(singular or plural) or uncountable? “The” tells me that a noun is
specific in some way, but it is not a singular proper noun. “A/an” tells
me you are thinking of one thing, but not one specific thing. The absence
of an article tells me it is a plural, uncountable or proper noun (but not
a collective). FOR A SIMPLIFIED CHART,
■ Terminology: “The” is the only definite
article in English; it comes before a specific noun (or something acting
as a noun)—something the reader knows about. “A” and “an” are
indefinite articles; they refer to things in a less specific way, but
still tell readers that there is only one.
(1) What kind of noun
is it: collective, proper or something else?
■ 1.1. Collective nouns (in their singular form) need an
article or possessive pronoun. Collective nouns represent a group of
related people or things that is thought of as a single unit (e.g., a
family is, the leadership is, the United States is, the rich are—these are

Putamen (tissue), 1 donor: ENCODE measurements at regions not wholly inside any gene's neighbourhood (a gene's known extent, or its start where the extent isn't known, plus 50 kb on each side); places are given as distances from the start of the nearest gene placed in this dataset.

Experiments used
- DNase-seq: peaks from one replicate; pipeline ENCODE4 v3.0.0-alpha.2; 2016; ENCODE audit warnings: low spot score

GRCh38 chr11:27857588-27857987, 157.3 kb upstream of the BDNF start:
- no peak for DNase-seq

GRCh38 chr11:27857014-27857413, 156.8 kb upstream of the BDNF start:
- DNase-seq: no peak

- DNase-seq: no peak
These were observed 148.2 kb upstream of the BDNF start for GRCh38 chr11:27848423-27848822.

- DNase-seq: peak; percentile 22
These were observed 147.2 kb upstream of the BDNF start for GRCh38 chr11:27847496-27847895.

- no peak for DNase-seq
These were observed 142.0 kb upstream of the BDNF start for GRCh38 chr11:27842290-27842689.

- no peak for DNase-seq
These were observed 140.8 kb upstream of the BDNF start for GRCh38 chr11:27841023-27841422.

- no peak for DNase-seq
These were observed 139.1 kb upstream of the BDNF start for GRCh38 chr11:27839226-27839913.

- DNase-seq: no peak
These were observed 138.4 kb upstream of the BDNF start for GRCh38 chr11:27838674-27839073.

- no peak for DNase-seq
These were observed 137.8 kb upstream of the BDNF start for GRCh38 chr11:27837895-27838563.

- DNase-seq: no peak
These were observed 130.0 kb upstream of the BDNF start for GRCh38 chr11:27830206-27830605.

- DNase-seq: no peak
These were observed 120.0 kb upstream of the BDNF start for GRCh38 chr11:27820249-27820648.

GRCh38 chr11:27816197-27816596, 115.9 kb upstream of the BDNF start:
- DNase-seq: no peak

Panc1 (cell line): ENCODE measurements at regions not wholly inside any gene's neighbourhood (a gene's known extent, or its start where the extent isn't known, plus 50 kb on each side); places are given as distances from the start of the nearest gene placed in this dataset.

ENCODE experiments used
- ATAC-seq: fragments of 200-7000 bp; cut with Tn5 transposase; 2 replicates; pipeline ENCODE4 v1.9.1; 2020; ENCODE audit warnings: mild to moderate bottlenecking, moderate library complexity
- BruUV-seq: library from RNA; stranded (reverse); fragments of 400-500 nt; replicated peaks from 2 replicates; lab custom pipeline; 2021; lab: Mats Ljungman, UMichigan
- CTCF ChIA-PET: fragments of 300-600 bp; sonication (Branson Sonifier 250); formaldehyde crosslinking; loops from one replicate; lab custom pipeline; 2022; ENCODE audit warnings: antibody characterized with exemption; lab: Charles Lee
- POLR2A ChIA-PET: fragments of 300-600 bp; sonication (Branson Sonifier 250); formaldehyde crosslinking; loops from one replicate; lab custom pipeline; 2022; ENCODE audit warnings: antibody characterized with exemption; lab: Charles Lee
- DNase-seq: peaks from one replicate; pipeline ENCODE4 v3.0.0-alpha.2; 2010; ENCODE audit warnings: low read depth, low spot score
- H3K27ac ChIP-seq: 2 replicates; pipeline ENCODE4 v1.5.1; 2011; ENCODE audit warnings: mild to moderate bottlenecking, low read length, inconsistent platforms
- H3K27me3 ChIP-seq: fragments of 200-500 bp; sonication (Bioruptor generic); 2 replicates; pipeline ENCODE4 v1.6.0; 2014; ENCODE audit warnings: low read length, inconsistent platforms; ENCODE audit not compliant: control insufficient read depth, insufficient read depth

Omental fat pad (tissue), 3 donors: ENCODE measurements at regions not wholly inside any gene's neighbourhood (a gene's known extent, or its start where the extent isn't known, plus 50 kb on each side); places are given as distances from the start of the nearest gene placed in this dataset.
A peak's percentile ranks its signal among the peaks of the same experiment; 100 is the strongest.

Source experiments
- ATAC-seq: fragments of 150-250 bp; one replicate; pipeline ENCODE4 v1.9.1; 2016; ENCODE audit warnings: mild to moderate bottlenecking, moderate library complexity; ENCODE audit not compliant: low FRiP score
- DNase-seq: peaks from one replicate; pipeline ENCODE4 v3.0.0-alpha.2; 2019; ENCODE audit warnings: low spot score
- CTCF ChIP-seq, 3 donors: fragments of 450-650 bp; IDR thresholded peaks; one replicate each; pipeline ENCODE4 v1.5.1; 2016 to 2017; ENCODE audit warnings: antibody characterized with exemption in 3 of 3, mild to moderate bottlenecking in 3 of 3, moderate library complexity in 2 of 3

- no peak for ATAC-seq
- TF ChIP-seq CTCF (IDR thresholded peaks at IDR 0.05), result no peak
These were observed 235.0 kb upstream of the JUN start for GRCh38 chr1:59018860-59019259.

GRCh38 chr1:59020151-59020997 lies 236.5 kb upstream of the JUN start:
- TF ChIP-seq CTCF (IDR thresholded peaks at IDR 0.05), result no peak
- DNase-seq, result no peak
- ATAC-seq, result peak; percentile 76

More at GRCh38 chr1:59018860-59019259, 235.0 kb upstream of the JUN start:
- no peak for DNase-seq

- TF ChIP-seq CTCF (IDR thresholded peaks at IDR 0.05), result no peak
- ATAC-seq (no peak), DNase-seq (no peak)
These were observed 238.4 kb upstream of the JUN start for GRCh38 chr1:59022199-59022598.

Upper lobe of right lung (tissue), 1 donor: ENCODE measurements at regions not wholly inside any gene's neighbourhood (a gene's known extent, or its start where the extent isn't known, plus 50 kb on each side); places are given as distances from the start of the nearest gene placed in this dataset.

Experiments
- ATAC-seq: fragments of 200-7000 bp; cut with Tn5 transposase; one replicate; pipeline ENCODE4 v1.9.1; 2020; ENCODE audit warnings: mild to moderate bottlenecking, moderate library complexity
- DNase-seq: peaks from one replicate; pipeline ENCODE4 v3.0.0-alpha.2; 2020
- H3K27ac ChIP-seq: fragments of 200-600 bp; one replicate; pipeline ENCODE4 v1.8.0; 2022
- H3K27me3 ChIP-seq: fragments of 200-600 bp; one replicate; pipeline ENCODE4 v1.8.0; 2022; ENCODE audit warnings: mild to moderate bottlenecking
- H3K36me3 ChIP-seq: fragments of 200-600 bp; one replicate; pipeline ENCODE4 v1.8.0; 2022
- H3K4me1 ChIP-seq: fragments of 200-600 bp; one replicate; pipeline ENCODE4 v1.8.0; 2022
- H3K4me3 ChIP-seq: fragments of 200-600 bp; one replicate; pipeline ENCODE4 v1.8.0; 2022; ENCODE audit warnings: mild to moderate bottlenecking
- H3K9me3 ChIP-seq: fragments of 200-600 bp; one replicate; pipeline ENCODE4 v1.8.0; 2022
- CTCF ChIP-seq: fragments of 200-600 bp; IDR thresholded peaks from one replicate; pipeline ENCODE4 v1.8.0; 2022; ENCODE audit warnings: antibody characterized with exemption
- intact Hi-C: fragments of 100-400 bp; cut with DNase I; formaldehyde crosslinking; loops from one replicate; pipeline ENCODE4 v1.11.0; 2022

respectively common, generic, proper and adjectival collective nouns).
COMMON collective nouns can be used with definite or indefinite articles,
and they can also be used as countable nouns (a family is, the family is,
my family is, three families are). All other collective nouns require
■ 1.2. Proper singular and plural nouns DO NOT need an
article when used in the general sense. This includes proper nouns
that take a singular verb tense (including the following—which you
may not have thought of as being “singular”): languages, continents,
one-day holidays*, universities and their initials, less expensive public
places (vs. expensive ones considered as collective nouns), lakes,
harbors, magazines, and a few collective nouns (or their abbreviations)
that have become proper names through extensive use (these are
mostly governing bodies that issue news announcements, and the initials of
media companies). (*The use of
articles and verb tenses will change, depending on whether you consider
holidays as one-day proper nouns or as multiple-day festivals.)
Nikes, Cokes, Senators Bill and Sam Lee, the Alps
Mount Tai, Central Park, Michael, Lin Tao, China, Shanghai, Germany,
German (e.g., she speaks German and Chinese—see below for “people
groups”), Asia, Christmas, National Day, Beijing University, NPU, UCLA,
McDonalds, Days Inn, West Lake, Boston Harbor, Newsweek (Magazine),
Congress, Parliament, City Council, CNN, NBC, NASA, UNESCO
People groups that end in “s” DO NOT need a
groups (that end in “s”):